resumption of the trip. A camping permit is required for camping along
this trail. Such a permit may be obtained from any of the rangers or
wardens or upon application to the office of the Superintendent, Great
Smokey Mountains National Park, Gatlinburg, Tennessee.

Because of the scarcity of fuel at the shelters, hikers are advised to
carry primus-type stoves.

All who use any park trail are urged to be extremely careful with fire
and to completely extinguish all fires before leaving them. SMOKERS, BE
CAREFUL!


                     LODGING AND CAMPING FACILITIES

There are no Government-operated cabins nor lodging accommodations in
the Great Smoky Mountains National Park. Under the policy approved by
the Secretary of the Interior, tourist facilities within the boundaries
of this park are limited to automobile campgrounds and picnic areas.
Cabins and lodging accommodations may be obtained in any of the towns
surrounding the park, and such information may be obtained from the
Chambers of Commerce of such cities. The only accommodations inside the
park are LeConte Lodge on the summit of Mt. LeConte, accessible only by
foot or horseback, and Wonderland Club Hotel, Elkmont, Tennessee. These
are operated under permit from the National Park Service. Information
regarding these may be obtained by writing direct to LeConte Lodge,
Gatlinburg, Tennessee, and the Wonderland Club Hotel, Elkmont,
Tennessee.

There are at present two permanent public campgrounds in the park—the
Chimneys campground located about seven and a half miles from
Gatlinburg, Tennessee, and the Smokemont campground located about four
miles from the Oconaluftee Ranger Station in North Carolina. These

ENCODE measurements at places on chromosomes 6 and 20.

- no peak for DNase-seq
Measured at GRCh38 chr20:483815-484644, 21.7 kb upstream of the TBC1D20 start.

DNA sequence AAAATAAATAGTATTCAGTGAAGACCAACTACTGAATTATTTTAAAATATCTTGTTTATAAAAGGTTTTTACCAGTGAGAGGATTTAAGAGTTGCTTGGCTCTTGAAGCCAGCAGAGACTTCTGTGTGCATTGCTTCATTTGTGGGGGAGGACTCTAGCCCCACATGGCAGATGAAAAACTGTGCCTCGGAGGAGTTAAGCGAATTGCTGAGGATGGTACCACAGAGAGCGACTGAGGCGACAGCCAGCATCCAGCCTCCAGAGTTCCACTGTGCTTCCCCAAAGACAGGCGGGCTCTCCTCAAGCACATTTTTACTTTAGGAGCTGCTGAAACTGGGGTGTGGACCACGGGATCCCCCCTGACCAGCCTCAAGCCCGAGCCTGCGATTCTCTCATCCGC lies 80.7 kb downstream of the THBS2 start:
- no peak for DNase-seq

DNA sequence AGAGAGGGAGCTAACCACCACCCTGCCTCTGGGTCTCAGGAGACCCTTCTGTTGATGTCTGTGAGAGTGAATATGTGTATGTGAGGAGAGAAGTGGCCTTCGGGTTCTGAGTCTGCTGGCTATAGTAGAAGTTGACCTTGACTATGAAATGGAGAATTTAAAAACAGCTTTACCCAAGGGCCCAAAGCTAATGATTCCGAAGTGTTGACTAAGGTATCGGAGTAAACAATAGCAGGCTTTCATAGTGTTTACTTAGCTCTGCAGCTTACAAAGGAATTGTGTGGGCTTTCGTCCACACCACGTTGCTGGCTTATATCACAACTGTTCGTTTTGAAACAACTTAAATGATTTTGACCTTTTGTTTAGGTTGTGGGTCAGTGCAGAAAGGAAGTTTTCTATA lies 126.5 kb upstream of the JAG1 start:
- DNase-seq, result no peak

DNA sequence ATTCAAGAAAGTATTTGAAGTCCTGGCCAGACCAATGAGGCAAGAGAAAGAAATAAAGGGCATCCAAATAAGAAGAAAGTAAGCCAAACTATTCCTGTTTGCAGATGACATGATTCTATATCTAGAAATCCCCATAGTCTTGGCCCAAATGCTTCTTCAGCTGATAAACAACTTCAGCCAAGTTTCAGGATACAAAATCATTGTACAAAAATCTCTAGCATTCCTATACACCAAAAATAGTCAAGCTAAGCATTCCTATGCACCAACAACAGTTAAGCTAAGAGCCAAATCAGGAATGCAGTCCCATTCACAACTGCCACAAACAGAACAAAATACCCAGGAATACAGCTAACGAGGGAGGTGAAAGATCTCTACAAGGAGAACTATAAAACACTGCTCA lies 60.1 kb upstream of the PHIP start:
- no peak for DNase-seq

campgrounds are furnished with water supply, fireplaces, tables and
benches, comfort stations, and tent and trailer spaces. Campers must
bring their own tent or trailer and other camping equipment.

There are also meagerly furnished temporary primitive campgrounds
located in Cosby, Greenbrier, Elkmont, Walkers Valley, Cades Cove, Happy
Valley, and Bunny Branch on the Tennessee side, and about the mouth of
Lost Cove on Eagle Creek, at the old ball grounds at Proctor and at the
confluence of Bone Valley and Hazel Creeks in Hazel Creek, at the head
of the bay on Forney Creek and four miles up Forney Creek at the warden
station, and on Noland Creek, and Deep Creek Straight Fork, Cataloochee,
and Big Creek on the North Carolina side.

The campgrounds are open the year round, but during freezing weather the
water is cut off and the comfort stations closed. Caretaker services are
provided in the Chimneys and Smokemont campgrounds from about the middle
of May until October. The campgrounds are operated on a
first-come-first-served basis and reservations are not taken for camping
space.

No special permit is required for camping at any of the designated
campgrounds in the park, but a camping permit is required for camping
elsewhere in the park. Such a permit may be obtained from any of the
rangers or wardens or upon application to the office of the
Superintendent, Great Smoky Mountains National Park, Gatlinburg,
Tennessee.



                          Transcriber’s Notes


—Silently corrected a few typos.

—Retained publication information from the printed edition: this eBook
  is public-domain in the country of publication.

—In the text versions only, text in italics is delimited by
  _underscores_.

—Where the printed edition included an inline icon, for the text
  versions only, included icon meaning in {braces}.